Tsai Ming-liang has implied that this may be his last film, and in a sense it both concentrates and conflates the themes and peculiar stylistic touches that make him an international festival fave. Tsai muse Lee Kang-sheng plays a fitfully employed, alcoholic family man in what looks like a post-economic Taipei. In Tsai’s movies, Lee’s characters, who are essentially one character, rarely speak, and this reticence over the years has looked less like a personality tic than a stylistic choice on the part of the director, and nowhere more obvious than in Stray Dogs. If Tsai’s enduring theme is the search for human connection, then Lee’s inability or refusal to verbalize makes us notice more acutely his efforts to get through. In this world, Lee moves his two young children from one deserted and often crumbling residence to another, which is ironic in a sense because he is employed as a street sign holder advertising luxury condominiums. Because Tsai never explains anything, there’s a sense of Lee exploiting a system that has already exploited him to the point of destitution, but there is no drama or pathos in his domestic order. His children are well-behaved if a bit sullen. They do their washing and bathing in public restrooms on the sly, and don’t seem to attend school. In one scene we get the feeling that they either shoplift their sustenance or just hang around supermarkets cadging free samples. The children’s mother (Chen Shiang-chyi) doesn’t show up until the movie is almost over, and in an excruciatingly long and devastatingly moving single take in which husband and wife try to re-establish some sort of bond, the source of whose rupture we can only imagine. Some tableaux, despite their inordinate length, make little sense in juxtaposition to each other, and as is often the case in Tsai’s films, the viewer tends to think more about the difficulties he puts his actors through than the purport of the scenes themselves. In one Lee drunkenly, elaborately destroys a head of cabbage, and in another we see the children sitting in a rowboat during a torrential rainstorm waiting for their father, who is struggling with a tarp. You are less worried about the characters’ paucity of dry shelter than you are of the players’ possibly catching pneumonia, though considering what Lee has gone through in past films, it’s a bit lightweight. Still, the cumulative effect is powerful. Alienation has never been so tactile; despair never so touching and witty. Some scenes take on a bizarre naturalism that gets under your skin and return to haunt you later. If this really is a swan song, what a way to go. (photo: Homegreen Films & JBA Production)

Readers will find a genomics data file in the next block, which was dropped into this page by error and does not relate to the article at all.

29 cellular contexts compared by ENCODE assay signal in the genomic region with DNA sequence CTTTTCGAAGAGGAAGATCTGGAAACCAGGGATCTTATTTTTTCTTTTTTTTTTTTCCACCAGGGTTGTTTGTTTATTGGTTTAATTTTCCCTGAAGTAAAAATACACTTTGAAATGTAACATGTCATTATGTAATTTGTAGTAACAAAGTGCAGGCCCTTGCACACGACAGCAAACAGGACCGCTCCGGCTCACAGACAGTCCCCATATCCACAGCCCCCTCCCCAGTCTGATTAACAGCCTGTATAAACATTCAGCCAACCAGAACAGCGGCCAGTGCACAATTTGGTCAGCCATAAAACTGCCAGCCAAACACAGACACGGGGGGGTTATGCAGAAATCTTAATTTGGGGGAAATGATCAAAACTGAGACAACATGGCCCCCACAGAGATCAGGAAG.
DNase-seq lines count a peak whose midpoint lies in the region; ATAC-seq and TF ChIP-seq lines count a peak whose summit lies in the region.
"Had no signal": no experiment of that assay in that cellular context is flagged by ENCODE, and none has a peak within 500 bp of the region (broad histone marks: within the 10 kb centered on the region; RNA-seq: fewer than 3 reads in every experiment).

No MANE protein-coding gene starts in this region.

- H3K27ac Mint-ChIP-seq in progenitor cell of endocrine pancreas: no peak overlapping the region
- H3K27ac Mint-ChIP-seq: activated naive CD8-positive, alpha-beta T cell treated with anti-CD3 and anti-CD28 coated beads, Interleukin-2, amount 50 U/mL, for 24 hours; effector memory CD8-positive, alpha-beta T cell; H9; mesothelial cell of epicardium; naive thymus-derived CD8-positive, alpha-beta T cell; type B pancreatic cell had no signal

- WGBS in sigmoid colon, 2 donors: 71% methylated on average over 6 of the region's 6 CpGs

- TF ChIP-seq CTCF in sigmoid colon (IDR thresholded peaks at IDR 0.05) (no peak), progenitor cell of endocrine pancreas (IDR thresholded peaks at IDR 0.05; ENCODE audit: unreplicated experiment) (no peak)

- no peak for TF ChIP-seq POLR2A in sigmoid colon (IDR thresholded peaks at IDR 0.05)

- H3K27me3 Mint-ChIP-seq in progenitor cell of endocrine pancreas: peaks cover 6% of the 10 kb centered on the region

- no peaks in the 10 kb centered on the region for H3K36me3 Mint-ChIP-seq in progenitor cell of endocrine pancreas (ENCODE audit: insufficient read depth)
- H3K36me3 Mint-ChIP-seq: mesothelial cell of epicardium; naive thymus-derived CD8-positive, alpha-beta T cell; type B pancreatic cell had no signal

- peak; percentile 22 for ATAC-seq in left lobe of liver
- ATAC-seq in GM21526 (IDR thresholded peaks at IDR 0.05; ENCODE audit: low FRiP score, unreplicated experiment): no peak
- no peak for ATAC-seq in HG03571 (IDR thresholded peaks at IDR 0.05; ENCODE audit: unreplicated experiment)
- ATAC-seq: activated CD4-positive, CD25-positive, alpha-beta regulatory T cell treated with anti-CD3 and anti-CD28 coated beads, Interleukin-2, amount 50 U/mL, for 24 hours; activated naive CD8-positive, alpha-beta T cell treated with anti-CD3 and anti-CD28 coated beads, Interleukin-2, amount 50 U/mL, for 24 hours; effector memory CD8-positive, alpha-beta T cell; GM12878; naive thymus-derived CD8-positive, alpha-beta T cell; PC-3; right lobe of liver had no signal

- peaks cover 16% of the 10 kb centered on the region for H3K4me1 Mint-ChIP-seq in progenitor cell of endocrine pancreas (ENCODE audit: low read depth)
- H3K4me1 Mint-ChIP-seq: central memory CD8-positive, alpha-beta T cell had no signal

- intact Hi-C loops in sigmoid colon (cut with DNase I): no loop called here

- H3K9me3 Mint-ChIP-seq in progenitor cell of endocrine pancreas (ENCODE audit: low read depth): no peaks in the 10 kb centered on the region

sunshineleithSunshine on Leith
There’s no better proof of the comeback of the movie musical than this jaunty jukebox jamboree, based on a popular stage production, built around the catalogue of Scottish pub rock twins Charlie and Craig Reid, better known as The Proclaimers. What at first blush sounds achingly site-specific has been picked up by distributors all over the world and sold like a brogue-accented version of Mamma Mia. The plot, about two soldiers, Davy and Ally (George MacKay, Kevin Guthrie), returning home to Edinburgh after finishing a traumatic stint in Afghanistan, is thin but serviceable, nothing more than an all-purpose scaffold on which to hang the already well-known songs. Davy hopes to resume his romance with nurse Yvonne (Antonia Thomas) and Craig with Davy’s sister Liz (Freya Mavor). Peter Mullan croaks his way gamely through his numbers as Davy and Liz’s father. He’s a pillar of the community whose wife (Jane Horrocks) threatens to leave him when she finds out about a daughter he sired more than two decades ago during a pre-marriage youthful fling. The conflicts among the young people do touch on some of Scotland’s well-known social problems, though when one character decides to move to America it isn’t due to underemployment but personal fulfillment, which is not only a romantic dodge but a missed opportunity. In any case, the dramatic development is beyond predictable, but given that the plot points had to be manipulated to accommodate the songs, which are bold and obvious in their meaning and allow the choreographers to stage as many mass dance scenes as they can think of, the viewer will likely allow director Dexter Fletcher a certain measure of dispensation. But the earnestness and energy required of the film to live up to the rousing nature of the songs is only tolerable up to a point, after which it feels over-determined, an exercise in emotional overkill. But in actuality the main aim of the movie is to sell Edinburgh as the next international destination. The city is really the star, and while Fletcher’s main thematic problem is getting the songs to compute, his more daunting logistical challenge is to squeeze as many urban landmarks into the film as he can. Suffice to say, there isn’t one shot of a dirty alleyway or squat residence. It’s as if the whole point of the production were to make the audience forget that Trainspotting ever existed. (photo: DNA Films)